I am an assistant professor of philosophy at UCLA, where I teach philosophy of science and metaphysics and work on chance, explanation, and prediction.
The Department of Philosophy
University of California, Los Angeles
Box 951451, Dodd 321
Los Angeles, CA 90095
Explaining (One Aspect of) the Principal Principle without (Much) Metaphysics. Philosophy of Science 83, no. 4 (October 2016): 480-499
Exploring a New Argument for Synchronic Chance. Philosopher’s Imprint 18
How to Know that Time Travel is Unlikely without Knowing Why. Pacific Philosophical Quarterly, September 2018
Scientific Explanation: Still a Headache for Humeans (updated draft coming soon…)
Inferece to the Best Theory: (updated draft coming soon…)
Two Explanatory Questions:
When an event occurs by chance, there are at least two distinct questions that arise: (1) why did the event occur? and (2) why was the event’s chance of occurring equal to n? (where “n” is a particular real number along the unit interval). I argue that many influential discussions of indeterministic explanation confuse these two questions by mistaking plausible answers to question (2) for plausible answers to question (1). As a result, the current literature offers very few credible theories about how best to answer question (1); I suggest that, when an event occurs by chance, it is the chance of that outcome that explains its occurrence.
Chance is a kind of predictive choke point between the present and the future; there is a great deal of evidence that one might presently have about whether a particular event will occur in the future, but the event’s present chance of occurring is at least as good grounds for one’s expectations about whether the event occurs in the future as is (nearly) all of that other evidence. I offer a novel explanation of this aspect of chance’s predictive role. On my view, chance is a predictive chokepoint because chance is also an explanatory chokepoint: the present chances explain future occurrences, while the present conditions, causes, and natural laws help to explain the present chances.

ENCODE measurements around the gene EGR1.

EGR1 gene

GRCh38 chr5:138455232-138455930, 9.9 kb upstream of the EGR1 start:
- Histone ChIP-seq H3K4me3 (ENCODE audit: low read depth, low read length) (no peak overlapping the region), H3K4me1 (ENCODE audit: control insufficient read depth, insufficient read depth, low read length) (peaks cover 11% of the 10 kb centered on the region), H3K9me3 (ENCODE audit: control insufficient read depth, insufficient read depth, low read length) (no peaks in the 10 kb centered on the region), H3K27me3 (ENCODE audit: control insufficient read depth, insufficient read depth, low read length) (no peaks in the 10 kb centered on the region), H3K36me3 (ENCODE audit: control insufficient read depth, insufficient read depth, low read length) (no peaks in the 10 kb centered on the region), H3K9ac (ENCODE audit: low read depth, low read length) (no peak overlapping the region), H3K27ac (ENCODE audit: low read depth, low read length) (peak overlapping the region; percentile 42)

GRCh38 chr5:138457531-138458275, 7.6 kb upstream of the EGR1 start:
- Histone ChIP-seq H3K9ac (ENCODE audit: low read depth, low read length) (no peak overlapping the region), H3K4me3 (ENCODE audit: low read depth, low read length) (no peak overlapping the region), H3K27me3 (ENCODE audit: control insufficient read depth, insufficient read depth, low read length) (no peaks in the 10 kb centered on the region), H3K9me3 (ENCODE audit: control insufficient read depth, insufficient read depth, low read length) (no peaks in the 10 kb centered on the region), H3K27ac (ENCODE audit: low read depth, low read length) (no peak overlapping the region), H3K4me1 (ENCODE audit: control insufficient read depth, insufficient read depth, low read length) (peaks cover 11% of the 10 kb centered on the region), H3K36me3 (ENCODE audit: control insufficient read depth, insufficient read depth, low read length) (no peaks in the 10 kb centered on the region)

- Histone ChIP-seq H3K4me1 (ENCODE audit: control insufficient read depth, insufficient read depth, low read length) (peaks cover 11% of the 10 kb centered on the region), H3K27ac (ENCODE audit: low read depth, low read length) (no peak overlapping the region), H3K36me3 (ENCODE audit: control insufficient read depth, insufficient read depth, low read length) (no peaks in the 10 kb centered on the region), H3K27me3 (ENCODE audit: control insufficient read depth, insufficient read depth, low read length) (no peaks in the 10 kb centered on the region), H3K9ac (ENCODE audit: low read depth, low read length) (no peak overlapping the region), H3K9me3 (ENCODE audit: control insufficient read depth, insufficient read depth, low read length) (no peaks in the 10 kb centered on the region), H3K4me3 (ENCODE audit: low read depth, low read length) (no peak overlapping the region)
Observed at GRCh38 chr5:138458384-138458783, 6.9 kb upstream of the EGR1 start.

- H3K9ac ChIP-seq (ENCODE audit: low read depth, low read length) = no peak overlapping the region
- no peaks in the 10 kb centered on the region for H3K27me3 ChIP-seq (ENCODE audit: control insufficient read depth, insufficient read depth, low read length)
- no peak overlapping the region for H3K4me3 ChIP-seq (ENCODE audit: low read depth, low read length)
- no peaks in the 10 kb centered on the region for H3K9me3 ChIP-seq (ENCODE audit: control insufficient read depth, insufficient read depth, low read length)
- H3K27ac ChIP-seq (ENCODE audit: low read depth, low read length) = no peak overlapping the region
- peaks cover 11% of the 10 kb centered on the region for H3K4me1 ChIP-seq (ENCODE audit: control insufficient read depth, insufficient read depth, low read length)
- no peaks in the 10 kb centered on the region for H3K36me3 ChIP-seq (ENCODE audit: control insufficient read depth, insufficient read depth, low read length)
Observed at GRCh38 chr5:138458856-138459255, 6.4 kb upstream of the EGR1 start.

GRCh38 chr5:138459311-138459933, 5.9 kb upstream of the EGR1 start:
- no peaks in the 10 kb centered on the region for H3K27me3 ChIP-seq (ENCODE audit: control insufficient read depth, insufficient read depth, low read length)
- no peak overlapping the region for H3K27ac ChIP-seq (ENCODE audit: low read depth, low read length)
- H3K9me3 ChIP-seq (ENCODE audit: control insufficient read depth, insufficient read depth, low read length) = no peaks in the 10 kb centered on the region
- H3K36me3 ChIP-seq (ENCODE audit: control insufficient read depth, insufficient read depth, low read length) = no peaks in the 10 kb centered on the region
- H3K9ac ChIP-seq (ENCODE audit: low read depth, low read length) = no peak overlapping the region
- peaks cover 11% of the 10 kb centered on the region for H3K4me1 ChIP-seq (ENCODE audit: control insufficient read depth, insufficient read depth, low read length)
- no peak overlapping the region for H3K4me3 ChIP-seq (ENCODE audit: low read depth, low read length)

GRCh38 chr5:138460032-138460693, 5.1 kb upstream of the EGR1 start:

Where are the Chances?:
Not all probability ascriptions that appear in scientific theories describe chances. There is a question about whether probability ascriptions in non-fundamental sciences, such as those found in evolutionary biology and statistical mechanics, describe chances in deterministic worlds and about whether there could be any chances in deterministic worlds. Recent debate over whether chance is compatible with determinism has unearthed two strategies for arguing about whether a probability ascription describes chance—that is, to speak metaphorically, two different strategies for figuring out where the chances are: find the chances by focusing on chance’s explanatory role or find the chances by focusing on chance’s predictive role. These two strategies tend to yield conflicting results about where the chances are, and debate over which strategy is appropriate tends to end in stalemate. After discussing these two strategies, I consider a new view of chance’s explanatory role. I argue that one theoretical advantage of this new view is that allows us to make progress on the question of where the chances are by providing a principled way of determining which probability ascriptions describe chances. From the vantage of this new view, the correct application of both strategies involves figuring out where the chances are by figuring out where the probabilistic scientific explanations are and what those explanations are like.
Phil 8: Introduction to Philosophy of Science
Phil 125: Philosophy of Science (Contemporary)
Phil 184: Topics in Metaphysics, Object Identity
Phil 184: Topics in Metaphysics, Laws and Causation
Objective Chance: Theories and Problems
Time Travel: What’s Possible and What’s Probable
Natural Kinds At Every Level?
Inference to the Best Explanation